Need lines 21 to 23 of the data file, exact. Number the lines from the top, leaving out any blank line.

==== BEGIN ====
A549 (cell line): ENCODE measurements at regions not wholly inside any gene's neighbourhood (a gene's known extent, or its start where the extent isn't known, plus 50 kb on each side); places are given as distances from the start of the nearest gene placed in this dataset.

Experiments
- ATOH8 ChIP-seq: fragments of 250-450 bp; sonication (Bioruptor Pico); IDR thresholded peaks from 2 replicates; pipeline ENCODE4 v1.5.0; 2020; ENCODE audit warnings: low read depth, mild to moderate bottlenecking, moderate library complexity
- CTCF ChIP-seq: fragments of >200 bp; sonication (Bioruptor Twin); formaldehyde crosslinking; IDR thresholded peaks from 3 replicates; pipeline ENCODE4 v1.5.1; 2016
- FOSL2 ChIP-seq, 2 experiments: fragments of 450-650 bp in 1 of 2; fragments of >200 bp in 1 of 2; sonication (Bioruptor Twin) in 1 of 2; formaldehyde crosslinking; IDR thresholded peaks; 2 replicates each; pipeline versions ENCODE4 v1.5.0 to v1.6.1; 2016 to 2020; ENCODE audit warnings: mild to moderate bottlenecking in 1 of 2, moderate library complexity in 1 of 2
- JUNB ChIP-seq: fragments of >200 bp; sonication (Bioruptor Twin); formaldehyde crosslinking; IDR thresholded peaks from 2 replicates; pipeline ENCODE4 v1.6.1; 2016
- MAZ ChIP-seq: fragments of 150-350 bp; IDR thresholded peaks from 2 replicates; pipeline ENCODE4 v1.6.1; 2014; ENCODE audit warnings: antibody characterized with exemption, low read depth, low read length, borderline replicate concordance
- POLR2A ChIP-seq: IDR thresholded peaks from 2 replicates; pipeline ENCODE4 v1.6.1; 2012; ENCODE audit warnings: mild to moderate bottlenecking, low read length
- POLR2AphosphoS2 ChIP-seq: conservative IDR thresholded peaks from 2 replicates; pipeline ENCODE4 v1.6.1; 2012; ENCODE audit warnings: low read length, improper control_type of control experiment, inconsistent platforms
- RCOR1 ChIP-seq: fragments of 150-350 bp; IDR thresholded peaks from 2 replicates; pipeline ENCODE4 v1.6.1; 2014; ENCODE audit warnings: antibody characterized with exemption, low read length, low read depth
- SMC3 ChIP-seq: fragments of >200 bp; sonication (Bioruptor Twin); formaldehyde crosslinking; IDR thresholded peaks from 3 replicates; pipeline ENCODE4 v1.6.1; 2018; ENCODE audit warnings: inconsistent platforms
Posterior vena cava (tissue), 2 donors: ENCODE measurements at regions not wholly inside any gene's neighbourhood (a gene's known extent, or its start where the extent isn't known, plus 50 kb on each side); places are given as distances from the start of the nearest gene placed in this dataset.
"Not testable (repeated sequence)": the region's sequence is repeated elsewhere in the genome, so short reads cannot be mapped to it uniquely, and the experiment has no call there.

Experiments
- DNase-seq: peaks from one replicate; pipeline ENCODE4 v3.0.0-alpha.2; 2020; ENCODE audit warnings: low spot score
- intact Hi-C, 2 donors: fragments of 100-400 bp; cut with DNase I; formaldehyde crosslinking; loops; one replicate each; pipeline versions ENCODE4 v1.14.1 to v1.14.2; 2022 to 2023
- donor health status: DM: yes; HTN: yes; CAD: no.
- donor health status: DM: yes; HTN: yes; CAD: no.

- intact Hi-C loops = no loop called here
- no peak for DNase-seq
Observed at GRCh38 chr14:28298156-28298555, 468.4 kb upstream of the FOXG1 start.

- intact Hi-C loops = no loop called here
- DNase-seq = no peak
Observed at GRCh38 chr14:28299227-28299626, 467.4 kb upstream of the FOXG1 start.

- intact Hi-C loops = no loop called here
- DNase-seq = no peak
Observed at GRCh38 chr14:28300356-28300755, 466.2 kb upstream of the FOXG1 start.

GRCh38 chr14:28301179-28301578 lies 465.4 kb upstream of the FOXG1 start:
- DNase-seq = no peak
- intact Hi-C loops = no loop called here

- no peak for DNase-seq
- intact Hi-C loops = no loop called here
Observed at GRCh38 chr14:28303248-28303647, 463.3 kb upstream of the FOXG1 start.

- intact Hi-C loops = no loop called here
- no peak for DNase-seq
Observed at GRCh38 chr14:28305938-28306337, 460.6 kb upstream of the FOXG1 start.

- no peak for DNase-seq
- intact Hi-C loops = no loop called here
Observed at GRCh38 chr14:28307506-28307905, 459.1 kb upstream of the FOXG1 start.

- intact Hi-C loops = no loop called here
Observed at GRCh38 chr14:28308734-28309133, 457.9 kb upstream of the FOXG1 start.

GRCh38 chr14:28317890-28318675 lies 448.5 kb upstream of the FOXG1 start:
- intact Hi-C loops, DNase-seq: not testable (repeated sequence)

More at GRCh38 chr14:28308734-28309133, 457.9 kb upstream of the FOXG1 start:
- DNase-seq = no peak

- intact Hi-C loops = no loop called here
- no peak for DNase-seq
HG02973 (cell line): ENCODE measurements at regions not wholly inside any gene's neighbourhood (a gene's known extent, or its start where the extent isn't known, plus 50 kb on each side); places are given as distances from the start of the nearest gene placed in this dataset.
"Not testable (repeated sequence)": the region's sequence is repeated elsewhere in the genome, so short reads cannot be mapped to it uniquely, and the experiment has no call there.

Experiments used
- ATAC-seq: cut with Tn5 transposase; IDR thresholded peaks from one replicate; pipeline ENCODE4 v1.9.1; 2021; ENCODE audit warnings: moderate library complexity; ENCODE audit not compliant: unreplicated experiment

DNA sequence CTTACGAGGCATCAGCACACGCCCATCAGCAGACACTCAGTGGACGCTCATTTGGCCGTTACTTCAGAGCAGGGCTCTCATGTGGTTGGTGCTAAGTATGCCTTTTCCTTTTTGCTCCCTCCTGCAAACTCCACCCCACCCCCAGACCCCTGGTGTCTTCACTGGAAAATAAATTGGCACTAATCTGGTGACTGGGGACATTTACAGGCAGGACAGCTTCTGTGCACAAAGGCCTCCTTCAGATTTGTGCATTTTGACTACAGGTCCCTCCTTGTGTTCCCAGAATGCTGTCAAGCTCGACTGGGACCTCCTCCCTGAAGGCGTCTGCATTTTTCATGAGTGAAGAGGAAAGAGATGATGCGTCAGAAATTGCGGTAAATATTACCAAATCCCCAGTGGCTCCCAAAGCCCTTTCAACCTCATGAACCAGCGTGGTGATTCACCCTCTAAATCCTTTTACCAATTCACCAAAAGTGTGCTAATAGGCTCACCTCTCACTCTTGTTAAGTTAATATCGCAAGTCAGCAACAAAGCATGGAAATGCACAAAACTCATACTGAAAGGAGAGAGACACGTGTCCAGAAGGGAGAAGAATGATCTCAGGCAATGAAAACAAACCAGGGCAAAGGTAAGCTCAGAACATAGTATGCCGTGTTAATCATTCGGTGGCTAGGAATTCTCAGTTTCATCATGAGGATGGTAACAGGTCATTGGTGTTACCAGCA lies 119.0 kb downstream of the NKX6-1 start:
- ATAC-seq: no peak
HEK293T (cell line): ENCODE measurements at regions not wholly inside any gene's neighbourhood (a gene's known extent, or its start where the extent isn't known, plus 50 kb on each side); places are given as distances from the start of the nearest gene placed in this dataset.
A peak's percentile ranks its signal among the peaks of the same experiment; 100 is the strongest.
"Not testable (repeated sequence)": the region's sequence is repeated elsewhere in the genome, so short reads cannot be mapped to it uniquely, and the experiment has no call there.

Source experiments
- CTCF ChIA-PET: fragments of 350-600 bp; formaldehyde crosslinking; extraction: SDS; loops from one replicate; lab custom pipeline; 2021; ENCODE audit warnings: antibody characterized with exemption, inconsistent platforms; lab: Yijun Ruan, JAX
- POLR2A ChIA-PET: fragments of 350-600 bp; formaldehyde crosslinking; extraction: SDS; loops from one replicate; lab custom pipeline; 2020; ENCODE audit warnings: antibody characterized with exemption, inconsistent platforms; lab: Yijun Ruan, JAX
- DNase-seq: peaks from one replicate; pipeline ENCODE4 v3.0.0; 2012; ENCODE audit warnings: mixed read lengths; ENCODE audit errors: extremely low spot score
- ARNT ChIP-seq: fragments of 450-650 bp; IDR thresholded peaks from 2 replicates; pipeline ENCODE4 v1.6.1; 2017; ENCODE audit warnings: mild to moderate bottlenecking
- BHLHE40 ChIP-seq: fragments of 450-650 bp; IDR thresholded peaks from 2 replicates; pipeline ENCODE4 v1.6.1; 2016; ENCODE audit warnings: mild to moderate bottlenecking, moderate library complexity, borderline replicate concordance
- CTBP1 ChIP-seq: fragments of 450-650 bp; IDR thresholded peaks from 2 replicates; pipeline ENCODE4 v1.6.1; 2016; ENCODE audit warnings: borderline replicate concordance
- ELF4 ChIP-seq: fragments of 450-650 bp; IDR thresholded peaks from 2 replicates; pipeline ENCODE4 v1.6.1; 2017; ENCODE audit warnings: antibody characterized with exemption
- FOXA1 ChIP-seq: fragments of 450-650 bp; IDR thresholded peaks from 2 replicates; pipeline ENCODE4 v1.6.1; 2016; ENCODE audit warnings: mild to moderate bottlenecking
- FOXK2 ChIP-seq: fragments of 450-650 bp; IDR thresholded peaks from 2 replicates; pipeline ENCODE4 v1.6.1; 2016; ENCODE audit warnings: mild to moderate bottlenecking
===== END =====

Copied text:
Observed at GRCh38 chr14:28298156-28298555, 468.4 kb upstream of the FOXG1 start.

- intact Hi-C loops = no loop called here
- DNase-seq = no peak